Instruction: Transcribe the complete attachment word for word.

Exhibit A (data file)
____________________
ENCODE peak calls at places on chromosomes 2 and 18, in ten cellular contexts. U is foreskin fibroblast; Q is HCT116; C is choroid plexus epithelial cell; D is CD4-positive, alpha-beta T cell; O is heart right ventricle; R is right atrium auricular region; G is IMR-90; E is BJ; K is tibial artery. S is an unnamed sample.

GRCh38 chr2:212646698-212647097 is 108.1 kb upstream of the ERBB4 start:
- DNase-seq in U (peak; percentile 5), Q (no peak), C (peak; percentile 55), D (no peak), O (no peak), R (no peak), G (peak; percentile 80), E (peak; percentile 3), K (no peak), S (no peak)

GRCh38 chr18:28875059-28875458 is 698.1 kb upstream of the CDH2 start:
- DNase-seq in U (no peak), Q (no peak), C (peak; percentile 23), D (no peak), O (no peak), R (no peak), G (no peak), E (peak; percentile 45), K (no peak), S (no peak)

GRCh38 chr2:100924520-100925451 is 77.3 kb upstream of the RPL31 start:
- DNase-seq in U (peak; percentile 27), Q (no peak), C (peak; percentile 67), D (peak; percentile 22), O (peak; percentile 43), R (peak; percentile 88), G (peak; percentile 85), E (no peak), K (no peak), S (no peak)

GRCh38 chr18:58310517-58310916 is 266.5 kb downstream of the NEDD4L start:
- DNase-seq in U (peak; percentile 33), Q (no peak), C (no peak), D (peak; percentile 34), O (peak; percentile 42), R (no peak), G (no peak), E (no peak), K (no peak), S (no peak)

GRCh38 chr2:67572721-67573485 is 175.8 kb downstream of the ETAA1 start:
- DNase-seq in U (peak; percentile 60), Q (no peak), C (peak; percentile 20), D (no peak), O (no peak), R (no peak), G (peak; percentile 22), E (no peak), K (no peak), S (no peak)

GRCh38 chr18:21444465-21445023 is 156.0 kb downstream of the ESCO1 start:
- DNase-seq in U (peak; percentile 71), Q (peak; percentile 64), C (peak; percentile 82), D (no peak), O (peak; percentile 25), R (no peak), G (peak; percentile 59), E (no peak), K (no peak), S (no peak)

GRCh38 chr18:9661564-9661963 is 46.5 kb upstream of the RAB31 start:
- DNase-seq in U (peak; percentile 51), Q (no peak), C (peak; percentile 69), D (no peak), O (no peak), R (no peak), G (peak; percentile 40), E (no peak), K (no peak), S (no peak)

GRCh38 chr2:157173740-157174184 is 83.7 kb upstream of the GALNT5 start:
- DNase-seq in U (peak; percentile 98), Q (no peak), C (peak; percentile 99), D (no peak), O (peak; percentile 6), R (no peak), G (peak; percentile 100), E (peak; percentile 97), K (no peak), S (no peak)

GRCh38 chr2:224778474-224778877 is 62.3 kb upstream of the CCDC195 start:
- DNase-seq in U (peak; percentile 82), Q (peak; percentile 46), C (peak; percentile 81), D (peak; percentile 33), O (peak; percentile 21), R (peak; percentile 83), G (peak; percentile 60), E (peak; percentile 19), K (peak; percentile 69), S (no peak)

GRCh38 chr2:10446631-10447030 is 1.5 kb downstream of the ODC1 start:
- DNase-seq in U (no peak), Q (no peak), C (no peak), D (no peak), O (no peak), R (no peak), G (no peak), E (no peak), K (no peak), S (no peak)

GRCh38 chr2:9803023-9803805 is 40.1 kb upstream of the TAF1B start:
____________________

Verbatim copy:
ENCODE peak calls at places on chromosomes 2 and 18, in ten cellular contexts. U is foreskin fibroblast; Q is HCT116; C is choroid plexus epithelial cell; D is CD4-positive, alpha-beta T cell; O is heart right ventricle; R is right atrium auricular region; G is IMR-90; E is BJ; K is tibial artery. S is an unnamed sample.

GRCh38 chr2:212646698-212647097 is 108.1 kb upstream of the ERBB4 start:
- DNase-seq in U (peak; percentile 5), Q (no peak), C (peak; percentile 55), D (no peak), O (no peak), R (no peak), G (peak; percentile 80), E (peak; percentile 3), K (no peak), S (no peak)

GRCh38 chr18:28875059-28875458 is 698.1 kb upstream of the CDH2 start:
- DNase-seq in U (no peak), Q (no peak), C (peak; percentile 23), D (no peak), O (no peak), R (no peak), G (no peak), E (peak; percentile 45), K (no peak), S (no peak)

GRCh38 chr2:100924520-100925451 is 77.3 kb upstream of the RPL31 start:
- DNase-seq in U (peak; percentile 27), Q (no peak), C (peak; percentile 67), D (peak; percentile 22), O (peak; percentile 43), R (peak; percentile 88), G (peak; percentile 85), E (no peak), K (no peak), S (no peak)

GRCh38 chr18:58310517-58310916 is 266.5 kb downstream of the NEDD4L start:
- DNase-seq in U (peak; percentile 33), Q (no peak), C (no peak), D (peak; percentile 34), O (peak; percentile 42), R (no peak), G (no peak), E (no peak), K (no peak), S (no peak)

GRCh38 chr2:67572721-67573485 is 175.8 kb downstream of the ETAA1 start:
- DNase-seq in U (peak; percentile 60), Q (no peak), C (peak; percentile 20), D (no peak), O (no peak), R (no peak), G (peak; percentile 22), E (no peak), K (no peak), S (no peak)

GRCh38 chr18:21444465-21445023 is 156.0 kb downstream of the ESCO1 start:
- DNase-seq in U (peak; percentile 71), Q (peak; percentile 64), C (peak; percentile 82), D (no peak), O (peak; percentile 25), R (no peak), G (peak; percentile 59), E (no peak), K (no peak), S (no peak)

GRCh38 chr18:9661564-9661963 is 46.5 kb upstream of the RAB31 start:
- DNase-seq in U (peak; percentile 51), Q (no peak), C (peak; percentile 69), D (no peak), O (no peak), R (no peak), G (peak; percentile 40), E (no peak), K (no peak), S (no peak)

GRCh38 chr2:157173740-157174184 is 83.7 kb upstream of the GALNT5 start:
- DNase-seq in U (peak; percentile 98), Q (no peak), C (peak; percentile 99), D (no peak), O (peak; percentile 6), R (no peak), G (peak; percentile 100), E (peak; percentile 97), K (no peak), S (no peak)

GRCh38 chr2:224778474-224778877 is 62.3 kb upstream of the CCDC195 start:
- DNase-seq in U (peak; percentile 82), Q (peak; percentile 46), C (peak; percentile 81), D (peak; percentile 33), O (peak; percentile 21), R (peak; percentile 83), G (peak; percentile 60), E (peak; percentile 19), K (peak; percentile 69), S (no peak)

GRCh38 chr2:10446631-10447030 is 1.5 kb downstream of the ODC1 start:
- DNase-seq in U (no peak), Q (no peak), C (no peak), D (no peak), O (no peak), R (no peak), G (no peak), E (no peak), K (no peak), S (no peak)

GRCh38 chr2:9803023-9803805 is 40.1 kb upstream of the TAF1B start: